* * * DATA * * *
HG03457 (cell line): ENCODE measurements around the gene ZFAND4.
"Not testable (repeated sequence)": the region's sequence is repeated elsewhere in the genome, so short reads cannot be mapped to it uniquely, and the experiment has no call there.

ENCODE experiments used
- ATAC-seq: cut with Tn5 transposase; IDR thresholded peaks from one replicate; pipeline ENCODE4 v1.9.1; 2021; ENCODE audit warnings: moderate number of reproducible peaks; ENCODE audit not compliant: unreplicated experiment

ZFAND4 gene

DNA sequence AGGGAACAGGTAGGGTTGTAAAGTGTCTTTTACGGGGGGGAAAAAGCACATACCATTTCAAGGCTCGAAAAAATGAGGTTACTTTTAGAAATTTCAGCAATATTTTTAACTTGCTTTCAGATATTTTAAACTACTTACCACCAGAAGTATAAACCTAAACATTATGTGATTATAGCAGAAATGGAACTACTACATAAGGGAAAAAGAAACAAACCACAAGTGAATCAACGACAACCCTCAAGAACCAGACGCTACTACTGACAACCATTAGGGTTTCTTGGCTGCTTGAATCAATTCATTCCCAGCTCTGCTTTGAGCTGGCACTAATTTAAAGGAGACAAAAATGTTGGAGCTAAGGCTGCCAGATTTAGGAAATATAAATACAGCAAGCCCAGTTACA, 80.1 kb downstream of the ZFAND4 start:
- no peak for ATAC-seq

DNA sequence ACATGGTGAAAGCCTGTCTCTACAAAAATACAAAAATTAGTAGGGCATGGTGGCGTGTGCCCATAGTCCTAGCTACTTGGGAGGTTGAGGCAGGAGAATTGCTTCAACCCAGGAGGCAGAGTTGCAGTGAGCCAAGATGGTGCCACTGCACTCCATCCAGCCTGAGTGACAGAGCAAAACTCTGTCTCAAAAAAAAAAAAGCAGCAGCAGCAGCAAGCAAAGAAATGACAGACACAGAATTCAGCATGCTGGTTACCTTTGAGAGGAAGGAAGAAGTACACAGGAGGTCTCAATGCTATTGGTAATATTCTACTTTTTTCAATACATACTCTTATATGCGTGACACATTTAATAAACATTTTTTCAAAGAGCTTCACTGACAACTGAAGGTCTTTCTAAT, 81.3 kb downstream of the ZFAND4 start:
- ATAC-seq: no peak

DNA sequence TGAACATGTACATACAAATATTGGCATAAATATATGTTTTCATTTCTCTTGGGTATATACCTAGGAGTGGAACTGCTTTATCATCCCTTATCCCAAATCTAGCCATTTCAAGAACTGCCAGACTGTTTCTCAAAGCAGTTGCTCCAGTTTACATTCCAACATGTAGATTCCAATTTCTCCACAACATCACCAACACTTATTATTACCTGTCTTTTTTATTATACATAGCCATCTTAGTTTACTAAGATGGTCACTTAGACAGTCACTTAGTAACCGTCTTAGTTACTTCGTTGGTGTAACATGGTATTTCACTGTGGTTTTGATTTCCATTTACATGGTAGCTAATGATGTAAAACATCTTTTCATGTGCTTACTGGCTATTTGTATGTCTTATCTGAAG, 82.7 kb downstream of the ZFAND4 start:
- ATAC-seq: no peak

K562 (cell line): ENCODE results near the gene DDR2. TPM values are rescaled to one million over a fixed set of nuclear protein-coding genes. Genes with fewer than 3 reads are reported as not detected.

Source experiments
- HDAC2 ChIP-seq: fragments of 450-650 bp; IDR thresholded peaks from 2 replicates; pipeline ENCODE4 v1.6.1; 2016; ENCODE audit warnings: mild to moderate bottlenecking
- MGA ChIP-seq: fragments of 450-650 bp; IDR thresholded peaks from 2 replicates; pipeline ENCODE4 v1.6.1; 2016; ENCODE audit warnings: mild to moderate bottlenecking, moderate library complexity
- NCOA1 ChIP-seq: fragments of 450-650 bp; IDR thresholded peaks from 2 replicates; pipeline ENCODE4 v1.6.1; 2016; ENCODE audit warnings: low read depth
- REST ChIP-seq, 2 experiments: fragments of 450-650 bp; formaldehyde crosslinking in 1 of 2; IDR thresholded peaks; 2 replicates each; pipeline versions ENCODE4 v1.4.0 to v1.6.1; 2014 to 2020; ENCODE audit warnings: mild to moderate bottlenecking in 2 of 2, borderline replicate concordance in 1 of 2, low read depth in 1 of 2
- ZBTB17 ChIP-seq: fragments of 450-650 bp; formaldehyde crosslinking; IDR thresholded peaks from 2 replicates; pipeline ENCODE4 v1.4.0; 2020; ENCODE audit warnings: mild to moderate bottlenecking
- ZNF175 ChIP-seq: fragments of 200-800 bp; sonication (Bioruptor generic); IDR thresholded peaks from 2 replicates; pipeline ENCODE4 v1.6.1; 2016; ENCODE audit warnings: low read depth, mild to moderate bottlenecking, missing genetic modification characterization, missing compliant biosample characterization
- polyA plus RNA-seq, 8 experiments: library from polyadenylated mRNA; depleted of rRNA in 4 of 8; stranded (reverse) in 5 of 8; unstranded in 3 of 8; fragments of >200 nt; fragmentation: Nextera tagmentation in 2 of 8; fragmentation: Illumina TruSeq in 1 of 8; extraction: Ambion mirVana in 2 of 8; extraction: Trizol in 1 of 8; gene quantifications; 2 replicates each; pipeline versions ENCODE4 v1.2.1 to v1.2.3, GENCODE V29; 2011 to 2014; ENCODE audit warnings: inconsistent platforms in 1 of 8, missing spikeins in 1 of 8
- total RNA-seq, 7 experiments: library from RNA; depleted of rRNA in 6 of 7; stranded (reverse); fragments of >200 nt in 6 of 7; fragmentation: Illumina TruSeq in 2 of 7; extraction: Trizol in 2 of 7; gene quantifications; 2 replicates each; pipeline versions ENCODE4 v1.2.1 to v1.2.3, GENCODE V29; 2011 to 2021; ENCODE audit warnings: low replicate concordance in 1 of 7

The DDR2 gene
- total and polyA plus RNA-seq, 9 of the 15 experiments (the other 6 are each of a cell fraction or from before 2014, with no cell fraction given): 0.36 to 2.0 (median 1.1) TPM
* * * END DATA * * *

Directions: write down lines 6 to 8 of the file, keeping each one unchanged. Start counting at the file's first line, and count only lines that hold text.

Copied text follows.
DNA sequence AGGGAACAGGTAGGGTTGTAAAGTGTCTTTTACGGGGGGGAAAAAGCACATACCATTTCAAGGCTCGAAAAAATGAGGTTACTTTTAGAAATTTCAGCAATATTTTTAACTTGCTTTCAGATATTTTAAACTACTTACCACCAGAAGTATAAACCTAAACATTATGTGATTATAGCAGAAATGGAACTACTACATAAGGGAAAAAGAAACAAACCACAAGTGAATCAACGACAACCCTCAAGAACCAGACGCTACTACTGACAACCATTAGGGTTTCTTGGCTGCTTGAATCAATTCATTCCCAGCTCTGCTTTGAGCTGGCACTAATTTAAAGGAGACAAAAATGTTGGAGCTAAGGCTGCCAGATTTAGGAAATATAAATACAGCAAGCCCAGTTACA, 80.1 kb downstream of the ZFAND4 start:
- no peak for ATAC-seq

DNA sequence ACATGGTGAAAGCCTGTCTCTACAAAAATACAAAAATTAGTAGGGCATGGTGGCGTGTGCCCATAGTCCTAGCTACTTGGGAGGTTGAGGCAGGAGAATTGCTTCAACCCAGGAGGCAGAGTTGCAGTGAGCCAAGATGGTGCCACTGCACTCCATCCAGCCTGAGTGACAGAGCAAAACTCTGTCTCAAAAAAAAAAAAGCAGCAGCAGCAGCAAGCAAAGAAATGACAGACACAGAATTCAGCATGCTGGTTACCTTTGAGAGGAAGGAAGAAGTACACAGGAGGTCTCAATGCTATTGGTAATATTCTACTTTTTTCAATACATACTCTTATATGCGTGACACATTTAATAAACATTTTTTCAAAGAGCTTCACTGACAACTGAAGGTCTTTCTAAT, 81.3 kb downstream of the ZFAND4 start: